Friday, Nov 29, 2013
YourHealth, AsiaOne

SINGAPORE – In the first 10 months of this year, another 378 new cases of human immunodeficiency virus (HIV) infections were reported among Singapore residents.

In a statement released today, the Ministry of Health said that by extrapolation, it can be expected that the total number of notified HIV cases in 2013 will be similar to that of the 469 cases reported in 2012.

Of the 198 Singapore residents detected with HIV infection in the first six months of 2013, 95 per cent are males. Sexual transmission remained the main mode of HIV transmission as 97 per cent of the 198 cases acquired the infection through the sexual route.

Heterosexual transmission accounted for 43 per cent of these cases while 44 per cent were from homosexual transmission. Ten per cent were from bisexual transmission.

Almost half of the new cases reported in the first half of 2013 were aged 30 to 49 years.

Two in five newly reported cases already had late-stage HIV infection when they were diagnosed. This was lower than the proportion of 50 per cent in previous years.

Slightly over 40 per cent of the newly reported cases from January to June 2013 had their HIV detected when HIV testing was performed in the course of medical care provision. Another 30 per cent were detected during routine programmatic HIV screening while 20 per cent were detected as a result of voluntary HIV screening.

The rest were detected through other types of screening.

When differentiated by sexual transmission, a higher proportion of homosexuals (33 per cent) had their HIV infection detected via voluntary screening compared to heterosexuals (8 per cent).

Public advisory

MOH said that the most effective way to prevent HIV infection is to remain faithful to one’s spouse/partner and to avoid casual sex, and sex with sex workers.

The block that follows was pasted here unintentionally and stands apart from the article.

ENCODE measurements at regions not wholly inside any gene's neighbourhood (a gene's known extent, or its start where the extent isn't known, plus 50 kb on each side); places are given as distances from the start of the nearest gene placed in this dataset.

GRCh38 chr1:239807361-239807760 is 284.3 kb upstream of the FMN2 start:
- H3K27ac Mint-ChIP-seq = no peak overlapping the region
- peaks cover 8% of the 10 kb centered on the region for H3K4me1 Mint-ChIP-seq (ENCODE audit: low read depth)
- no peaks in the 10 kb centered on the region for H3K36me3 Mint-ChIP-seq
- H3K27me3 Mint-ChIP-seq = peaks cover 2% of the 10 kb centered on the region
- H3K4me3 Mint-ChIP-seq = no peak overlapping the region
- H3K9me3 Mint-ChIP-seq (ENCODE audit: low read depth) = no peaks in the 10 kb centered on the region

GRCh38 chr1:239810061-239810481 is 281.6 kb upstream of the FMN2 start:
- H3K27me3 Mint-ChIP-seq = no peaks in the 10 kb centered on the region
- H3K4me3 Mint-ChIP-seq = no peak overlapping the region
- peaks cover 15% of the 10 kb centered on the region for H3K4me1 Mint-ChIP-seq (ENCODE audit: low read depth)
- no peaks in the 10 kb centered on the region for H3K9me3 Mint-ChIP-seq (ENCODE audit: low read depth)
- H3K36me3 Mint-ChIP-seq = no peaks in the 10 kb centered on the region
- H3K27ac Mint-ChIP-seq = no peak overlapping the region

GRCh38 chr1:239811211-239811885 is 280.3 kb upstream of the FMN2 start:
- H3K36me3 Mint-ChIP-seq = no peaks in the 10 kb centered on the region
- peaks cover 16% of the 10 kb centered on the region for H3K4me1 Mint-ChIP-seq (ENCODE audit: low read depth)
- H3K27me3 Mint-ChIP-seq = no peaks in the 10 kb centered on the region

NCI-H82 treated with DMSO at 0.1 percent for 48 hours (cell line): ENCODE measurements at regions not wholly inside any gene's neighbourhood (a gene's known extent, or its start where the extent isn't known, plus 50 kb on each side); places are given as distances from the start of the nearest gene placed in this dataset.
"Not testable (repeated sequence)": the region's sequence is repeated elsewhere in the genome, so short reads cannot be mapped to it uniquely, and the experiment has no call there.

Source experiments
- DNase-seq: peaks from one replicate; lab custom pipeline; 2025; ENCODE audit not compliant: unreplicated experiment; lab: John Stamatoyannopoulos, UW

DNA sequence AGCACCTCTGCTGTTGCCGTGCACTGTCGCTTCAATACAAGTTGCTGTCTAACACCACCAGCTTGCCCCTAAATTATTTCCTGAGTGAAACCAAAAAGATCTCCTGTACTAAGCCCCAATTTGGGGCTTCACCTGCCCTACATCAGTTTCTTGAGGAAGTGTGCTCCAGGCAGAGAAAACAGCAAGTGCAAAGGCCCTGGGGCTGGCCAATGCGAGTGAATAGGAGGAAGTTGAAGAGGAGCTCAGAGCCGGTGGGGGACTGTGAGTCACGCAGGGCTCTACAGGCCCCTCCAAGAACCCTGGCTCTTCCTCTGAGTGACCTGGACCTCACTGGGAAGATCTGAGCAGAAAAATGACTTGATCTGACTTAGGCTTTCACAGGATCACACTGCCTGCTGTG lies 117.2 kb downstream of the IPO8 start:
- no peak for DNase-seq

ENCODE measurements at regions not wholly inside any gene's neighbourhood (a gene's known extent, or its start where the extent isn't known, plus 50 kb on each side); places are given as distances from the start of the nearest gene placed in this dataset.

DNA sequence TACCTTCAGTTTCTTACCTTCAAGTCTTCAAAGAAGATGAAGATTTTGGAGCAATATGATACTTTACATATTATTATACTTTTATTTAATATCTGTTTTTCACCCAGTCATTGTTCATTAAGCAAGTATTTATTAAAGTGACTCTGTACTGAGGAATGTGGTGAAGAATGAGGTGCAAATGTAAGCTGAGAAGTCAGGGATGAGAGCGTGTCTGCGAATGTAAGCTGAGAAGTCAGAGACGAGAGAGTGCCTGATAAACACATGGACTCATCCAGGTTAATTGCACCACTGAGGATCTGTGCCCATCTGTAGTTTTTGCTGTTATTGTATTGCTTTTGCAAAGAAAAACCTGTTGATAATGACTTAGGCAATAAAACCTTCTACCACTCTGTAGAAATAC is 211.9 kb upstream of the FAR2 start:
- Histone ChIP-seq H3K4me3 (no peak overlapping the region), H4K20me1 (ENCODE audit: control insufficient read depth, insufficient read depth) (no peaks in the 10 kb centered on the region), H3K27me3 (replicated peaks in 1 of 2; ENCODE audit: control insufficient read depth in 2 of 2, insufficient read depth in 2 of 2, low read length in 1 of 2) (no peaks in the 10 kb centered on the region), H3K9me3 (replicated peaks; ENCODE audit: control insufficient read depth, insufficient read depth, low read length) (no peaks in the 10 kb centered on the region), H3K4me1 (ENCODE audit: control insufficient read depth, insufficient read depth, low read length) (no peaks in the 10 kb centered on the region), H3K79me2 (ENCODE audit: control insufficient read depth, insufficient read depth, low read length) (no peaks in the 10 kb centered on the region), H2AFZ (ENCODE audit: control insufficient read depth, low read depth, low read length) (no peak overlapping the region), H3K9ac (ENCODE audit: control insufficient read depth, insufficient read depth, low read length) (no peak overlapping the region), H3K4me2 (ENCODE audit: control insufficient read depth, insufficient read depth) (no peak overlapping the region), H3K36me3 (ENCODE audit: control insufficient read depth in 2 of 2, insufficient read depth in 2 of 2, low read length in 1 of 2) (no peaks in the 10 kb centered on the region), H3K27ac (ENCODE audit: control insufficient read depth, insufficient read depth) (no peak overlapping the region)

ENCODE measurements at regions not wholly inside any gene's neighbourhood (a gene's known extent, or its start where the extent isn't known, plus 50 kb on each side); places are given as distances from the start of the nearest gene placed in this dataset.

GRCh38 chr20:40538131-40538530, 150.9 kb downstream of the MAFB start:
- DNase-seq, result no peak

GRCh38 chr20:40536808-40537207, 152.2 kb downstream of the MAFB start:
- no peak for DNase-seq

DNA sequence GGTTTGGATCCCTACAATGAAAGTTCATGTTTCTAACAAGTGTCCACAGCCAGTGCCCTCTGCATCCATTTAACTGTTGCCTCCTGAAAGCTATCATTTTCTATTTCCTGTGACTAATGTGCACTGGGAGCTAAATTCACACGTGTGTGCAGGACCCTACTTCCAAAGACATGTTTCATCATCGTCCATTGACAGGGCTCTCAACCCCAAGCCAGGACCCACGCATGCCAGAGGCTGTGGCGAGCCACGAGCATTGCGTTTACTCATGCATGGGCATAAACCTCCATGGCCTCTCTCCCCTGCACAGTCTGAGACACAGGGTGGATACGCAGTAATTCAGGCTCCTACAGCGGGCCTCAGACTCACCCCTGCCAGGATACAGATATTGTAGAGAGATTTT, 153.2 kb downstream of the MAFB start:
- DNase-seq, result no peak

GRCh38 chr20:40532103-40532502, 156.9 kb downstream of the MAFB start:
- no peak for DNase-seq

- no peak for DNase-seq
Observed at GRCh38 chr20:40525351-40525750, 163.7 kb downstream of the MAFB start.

“Persons engaging in high-risk sexual behaviour, such as having multiple sexual partners or engaging in casual or commercial sex, are strongly advised to use condoms to reduce their risk of HIV infection. Condoms should be used consistently and correctly during every sexual encounter,” the statement said.

MOH and the Health Promotion Board (HPB) urged individuals at risk of HIV infection to go for regular HIV testing as regular HIV testing can help an infected person to be diagnosed at an earlier stage of infection.

With early diagnosis, a HIV positive person can access care and treatment earlier, and also receive counseling on how to protect their partners from infection.

HPB said it has been working with partner organisations to conduct programmes and campaigns targeted at high-risk individuals to urge them to go for early and regular HIV testing.

HPB added that its partners conduct various educational outreach programmes on HIV prevention and management using a lifestyle approach. These programmes are designed to reach out to at-risk individuals through social settings to encourage them to take personal proactive measures and have regular HIV testing.

This is so as to allow for early detection and treatment, delay the onset of Acquired Immune Deficiency Syndrome (AIDS) and ensure an active and productive life, HPB said.



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